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Billyburgers boycott black cabs - Brooklyn Paper

Billyburgers boycott black cabs

On the same day that a biker was killed in Park Slope last week (above), a taxicab ran into another cyclist in Williamsburg, sparking a boycott.
The Brooklyn Paper / Joe Marino

North Brooklyn residents are striking back after a hit and run accident injured a cyclist by boycotting a cab company that they say is disrespectful, discourteous, and downright dangerous.

The Sept. 10 crash, which hospitalized the bike rider, has sparked a boycott of Northside Car Service, a Bedford Avenue taxi company that dispatches 136 black cabs to Williamsburg, Greenpoint and Bushwick.

The victim of the crash was commuting on Kent Avenue last Wednesday morning when an oncoming Northside cab made an “irrationally fast turn” onto North Seventh Street, said Marin Pockman — a friend of the cyclist — in a widely circulated e-mail.

To avoid colliding with the cab, the biker slammed on the brakes, went over the handlebars, and broke his collarbone and elbow, Pockman said.

The cab did not stop.

A witness identified the car as a Northside vehicle and said that the victim had the right of way, but there is some confusion on that issue, said Northside employee Galo Bermello.

“According to the driver, he was waiting for the bicyclist to keep on going, but he didn’t go — so the driver went,” he added.

Bermello was unsure if — or why — the cabbie drove away.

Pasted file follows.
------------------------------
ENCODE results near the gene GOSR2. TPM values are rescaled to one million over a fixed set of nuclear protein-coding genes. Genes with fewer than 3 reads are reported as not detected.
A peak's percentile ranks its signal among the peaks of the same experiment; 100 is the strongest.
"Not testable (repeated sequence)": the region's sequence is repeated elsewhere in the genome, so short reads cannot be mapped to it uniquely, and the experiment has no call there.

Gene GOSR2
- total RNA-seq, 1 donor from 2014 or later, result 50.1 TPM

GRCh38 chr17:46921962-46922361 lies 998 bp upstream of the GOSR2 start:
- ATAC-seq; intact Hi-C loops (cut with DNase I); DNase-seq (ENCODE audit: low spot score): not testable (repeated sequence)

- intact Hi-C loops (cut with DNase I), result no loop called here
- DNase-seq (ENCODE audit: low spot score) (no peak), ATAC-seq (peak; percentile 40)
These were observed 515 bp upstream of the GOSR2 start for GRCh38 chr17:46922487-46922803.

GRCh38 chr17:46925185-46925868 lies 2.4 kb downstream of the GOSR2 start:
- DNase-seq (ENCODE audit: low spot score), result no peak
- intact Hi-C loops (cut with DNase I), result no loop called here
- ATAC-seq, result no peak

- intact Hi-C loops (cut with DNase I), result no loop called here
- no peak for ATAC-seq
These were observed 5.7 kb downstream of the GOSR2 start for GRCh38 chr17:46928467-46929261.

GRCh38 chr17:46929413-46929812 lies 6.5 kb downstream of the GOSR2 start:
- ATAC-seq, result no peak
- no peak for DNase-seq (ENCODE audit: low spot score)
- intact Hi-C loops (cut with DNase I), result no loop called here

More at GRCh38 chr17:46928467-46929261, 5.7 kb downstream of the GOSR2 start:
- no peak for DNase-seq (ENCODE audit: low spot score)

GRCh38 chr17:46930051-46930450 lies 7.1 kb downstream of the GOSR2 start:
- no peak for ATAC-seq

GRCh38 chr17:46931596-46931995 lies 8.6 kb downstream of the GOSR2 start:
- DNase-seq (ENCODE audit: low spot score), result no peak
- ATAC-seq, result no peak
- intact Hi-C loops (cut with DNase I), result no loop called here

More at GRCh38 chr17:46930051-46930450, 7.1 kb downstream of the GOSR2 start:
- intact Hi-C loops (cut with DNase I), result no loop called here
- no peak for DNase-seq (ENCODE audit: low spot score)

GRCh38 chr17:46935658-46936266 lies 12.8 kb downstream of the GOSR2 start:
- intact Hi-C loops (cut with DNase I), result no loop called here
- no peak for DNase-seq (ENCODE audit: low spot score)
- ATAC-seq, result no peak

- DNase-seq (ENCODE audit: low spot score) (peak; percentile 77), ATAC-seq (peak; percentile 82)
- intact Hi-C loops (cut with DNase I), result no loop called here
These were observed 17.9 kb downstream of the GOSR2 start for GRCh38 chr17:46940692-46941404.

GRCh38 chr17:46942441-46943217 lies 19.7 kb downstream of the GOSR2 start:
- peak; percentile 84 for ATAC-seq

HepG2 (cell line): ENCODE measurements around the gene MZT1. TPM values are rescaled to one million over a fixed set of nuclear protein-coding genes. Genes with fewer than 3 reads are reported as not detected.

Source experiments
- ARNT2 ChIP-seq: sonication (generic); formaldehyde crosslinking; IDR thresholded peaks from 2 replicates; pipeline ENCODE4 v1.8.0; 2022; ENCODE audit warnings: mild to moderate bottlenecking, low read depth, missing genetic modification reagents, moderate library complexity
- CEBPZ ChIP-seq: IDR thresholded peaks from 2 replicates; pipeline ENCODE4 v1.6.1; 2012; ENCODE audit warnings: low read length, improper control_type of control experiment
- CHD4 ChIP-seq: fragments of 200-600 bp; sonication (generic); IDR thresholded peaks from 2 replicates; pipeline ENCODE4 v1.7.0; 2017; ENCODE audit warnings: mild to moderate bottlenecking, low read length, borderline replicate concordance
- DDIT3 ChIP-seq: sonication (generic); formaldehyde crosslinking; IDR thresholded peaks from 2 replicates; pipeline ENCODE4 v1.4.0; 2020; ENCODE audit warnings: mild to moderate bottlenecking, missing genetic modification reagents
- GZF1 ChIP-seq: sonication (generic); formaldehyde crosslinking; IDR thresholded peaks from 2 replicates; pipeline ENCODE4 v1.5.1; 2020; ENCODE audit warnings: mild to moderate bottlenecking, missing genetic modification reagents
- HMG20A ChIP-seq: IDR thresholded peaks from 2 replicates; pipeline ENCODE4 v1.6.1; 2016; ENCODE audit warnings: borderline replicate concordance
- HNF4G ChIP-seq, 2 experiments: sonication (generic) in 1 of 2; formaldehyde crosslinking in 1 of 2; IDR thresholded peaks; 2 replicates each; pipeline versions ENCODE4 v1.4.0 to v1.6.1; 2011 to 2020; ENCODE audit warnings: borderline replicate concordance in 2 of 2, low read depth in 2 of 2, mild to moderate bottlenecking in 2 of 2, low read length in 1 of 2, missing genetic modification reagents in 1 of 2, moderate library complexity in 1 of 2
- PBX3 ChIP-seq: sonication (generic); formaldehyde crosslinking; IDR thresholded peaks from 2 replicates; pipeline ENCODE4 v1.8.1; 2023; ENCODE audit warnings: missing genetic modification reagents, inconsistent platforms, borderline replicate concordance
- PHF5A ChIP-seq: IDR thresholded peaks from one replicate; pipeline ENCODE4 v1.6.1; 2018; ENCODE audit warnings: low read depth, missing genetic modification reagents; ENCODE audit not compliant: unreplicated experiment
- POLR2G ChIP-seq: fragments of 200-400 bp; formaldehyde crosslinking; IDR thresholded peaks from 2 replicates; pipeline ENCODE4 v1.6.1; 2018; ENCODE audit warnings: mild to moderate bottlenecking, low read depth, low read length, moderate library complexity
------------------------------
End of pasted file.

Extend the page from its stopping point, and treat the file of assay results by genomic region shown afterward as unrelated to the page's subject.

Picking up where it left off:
“Leaving the scene? We don’t really know anything about it,” said Bermello.

That didn’t satisfy Pockman, the injured cyclist’s friend.

“I’m concerned about Northside’s behavior and I’m concerned about how they reacted to that accident,” said Pockman, who started the boycott and urged neighbors to refuse service from the cab company, in order to “speak out against Northside and make them accountable for the hit and run.”

Neighbors have been concerned about the “rogue” taxi company before.

In 2005, Community Board 1 sent a letter to Northside urging drivers not to honk their horns when they pick up passengers, and not to idle in front of Northside’s Bedford Avenue dispatching office, where the cars blocked a bus stop.

“If we continue to hear complaints about Northside Car Service, we will take those complaints into consideration when it is time for us to review your license renewal application,” the letter stated.

Bermello, the Northside employee, insisted that drivers idle in front of the dispatching office for no more than a few seconds at a time, and that cabbies need to honk their horns to alert passengers because the company is too busy to call each fare individually.

But the grievances against Northside have not only continued — they’ve gotten worse, said Teresa Toro, chair of the board’s Transportation committee.

“I hear numerous, complaints about reckless driving — defined by rolling through stop signs, speeding, and not yielding the right of way to pedestrians,” she said.

In the days following the accident, the driver met with the cyclist and settled his medical expenses, but Pockman and others are continuing the boycott.

The Sept. 10 crash occurred on the same day that Jonathan Millstein, 50, was killed in Park Slope when he was run over by a school bus while cycling, and just four days after Alexander Toulouse, 8, was killed by a postal truck on his bike.

The scene of the Kent Avenue crash is on a part of the neighborhood’s hotly contested greenway — a planned protected bike lane that would connect waterfront communities from Greenpoint to Sunset Park.

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